In his address, Peres paid tribute to the IDF “that gives us security and brings us peace,” and praised Ashkenazi, “who has brought pride to our army, our security and our people.”

Peres also prayed for the full recovery of wounded soldiers and for the return home of soldiers kidnapped and missing in action.

Referring to both the veterans and the 120 young soldiers being honored, the president described them as “fearless warriors with humane values,” and “the sons and daughters of a small but great nation.”

Ashkenazi declared that the 120 outstanding soldiers, which include both Jews and non-Jews, symbolize all that is good and beautiful in Israel.

Of the 120, he singled out three:

• Sgt. Daniel Meltzav, who migrated from the Republic of Georgia at age seven and lost his father, yet insisted on performing his army service even though he had a sick mother, which fact would have exempted him. Even after his mother died a few months ago, Meltzav remained focused on his army responsibilities.

• Lt. Linoi Ben-Shoshan, one of six female combat officers, who is heavily involved in planning operations and was a key figure in the prevention of a terrorist attack near the Erez industrial zone in the northern Gaza Strip.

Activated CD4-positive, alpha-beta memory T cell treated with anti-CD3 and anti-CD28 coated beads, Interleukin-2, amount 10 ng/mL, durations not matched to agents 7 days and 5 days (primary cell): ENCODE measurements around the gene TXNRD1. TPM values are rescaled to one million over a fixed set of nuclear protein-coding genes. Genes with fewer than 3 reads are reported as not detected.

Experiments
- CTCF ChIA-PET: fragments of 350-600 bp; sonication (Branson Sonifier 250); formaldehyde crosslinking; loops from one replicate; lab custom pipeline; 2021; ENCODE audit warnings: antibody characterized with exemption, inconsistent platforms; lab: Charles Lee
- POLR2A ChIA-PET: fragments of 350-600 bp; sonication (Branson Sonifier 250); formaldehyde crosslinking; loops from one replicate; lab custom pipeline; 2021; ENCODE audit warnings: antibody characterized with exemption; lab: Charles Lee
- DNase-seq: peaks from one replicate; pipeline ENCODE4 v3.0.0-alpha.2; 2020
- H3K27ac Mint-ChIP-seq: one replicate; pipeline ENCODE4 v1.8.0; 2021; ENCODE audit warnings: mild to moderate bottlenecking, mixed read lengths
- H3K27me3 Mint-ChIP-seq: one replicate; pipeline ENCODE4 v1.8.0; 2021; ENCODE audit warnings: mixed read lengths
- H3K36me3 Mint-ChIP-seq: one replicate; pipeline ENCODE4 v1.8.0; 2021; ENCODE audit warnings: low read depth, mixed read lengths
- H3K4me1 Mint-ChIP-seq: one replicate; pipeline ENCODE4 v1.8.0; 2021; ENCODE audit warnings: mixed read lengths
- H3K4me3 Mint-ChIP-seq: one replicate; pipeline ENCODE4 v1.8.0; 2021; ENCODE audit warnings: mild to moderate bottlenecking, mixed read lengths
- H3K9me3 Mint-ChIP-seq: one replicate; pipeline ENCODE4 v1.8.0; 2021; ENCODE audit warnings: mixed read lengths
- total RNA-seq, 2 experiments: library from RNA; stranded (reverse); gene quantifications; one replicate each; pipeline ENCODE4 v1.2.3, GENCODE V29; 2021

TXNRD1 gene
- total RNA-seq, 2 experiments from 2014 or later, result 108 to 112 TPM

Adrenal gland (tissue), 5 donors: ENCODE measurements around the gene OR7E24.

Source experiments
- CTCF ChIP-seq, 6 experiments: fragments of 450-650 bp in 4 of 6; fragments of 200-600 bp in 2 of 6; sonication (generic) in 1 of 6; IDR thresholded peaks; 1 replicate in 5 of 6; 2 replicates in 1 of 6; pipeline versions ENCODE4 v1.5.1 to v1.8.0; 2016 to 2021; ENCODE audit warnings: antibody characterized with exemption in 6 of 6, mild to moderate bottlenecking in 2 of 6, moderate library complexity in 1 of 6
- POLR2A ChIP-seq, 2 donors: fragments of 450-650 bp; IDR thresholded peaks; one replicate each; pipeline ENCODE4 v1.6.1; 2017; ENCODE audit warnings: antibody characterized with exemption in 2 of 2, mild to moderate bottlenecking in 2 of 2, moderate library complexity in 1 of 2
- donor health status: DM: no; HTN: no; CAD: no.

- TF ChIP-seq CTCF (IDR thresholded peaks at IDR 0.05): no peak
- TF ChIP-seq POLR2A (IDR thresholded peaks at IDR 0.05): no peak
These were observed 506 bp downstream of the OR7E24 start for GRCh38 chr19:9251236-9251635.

• Sgt. Netanel Uzan, driver of the Merkava tank that fell into a trench last August, resulting in the death of its commander, 21-year-old St.-Sgt Uriel Peretz Liwerant. Despite his personal trauma, Uzan established contact with Liwerant’s family in Efrat and remains closely connected to the family.

“There is no other country whose young people carry so much responsibility on their shoulders,” Ashkenazi noted.

Addressing the parents of the soldiers directly, the army chief said: “Your pride is our pride, and the pride of the nation.”

Ashkenazi then said: “Mr. President, we love you.”

Later, during the distribution of pins of excellence, Ashkenazi presented the last one to Peres.

Lt. Mayan Weizman, who spoke on behalf of her fellow honorees, defined excellence as a social achievement. “We are the products of the society that raised us,” she said.

Making special reference to those immigrants who had come to Israel specifically to serve in the IDF, she concluded by saying that even at a point of such pride in their lives, none of the 120 allowed him- or herself to forget Israel’s captured and missing soldiers or the anguish of the bereaved families.

Many world leaders sent Peres messages of congratulations. Among them were US President Barack Obama, Britain’s Queen Elizabeth II, Egyptian President Hosni Mubarak and Turkish President Abdullah Gul.

Wrote Obama: “The bonds between our two great countries are deep and enduring. Our relationship is based on mutual values and interests. The United States remains unwavering in its commitment to Israel’s security as we work toward our common goal of a lasting peace. Israel’s prosperity is a reflection of the hard work and ingenuity of its people. I wish the State of Israel a peaceful future so that the dreams of Israelis and their forefathers can continue to be realized.”

Mubarak wrote that the occasion was one in which he could express his desire to see efforts by Israel to put the Middle East peace process back on track in order to end the cycle of bloodshed and violence.

Gul wrote in similar vein, declaring Turkey’s willingness to enhance its relations with Israel on the basis of mutual interests, and by contributing to peace and stability in the region.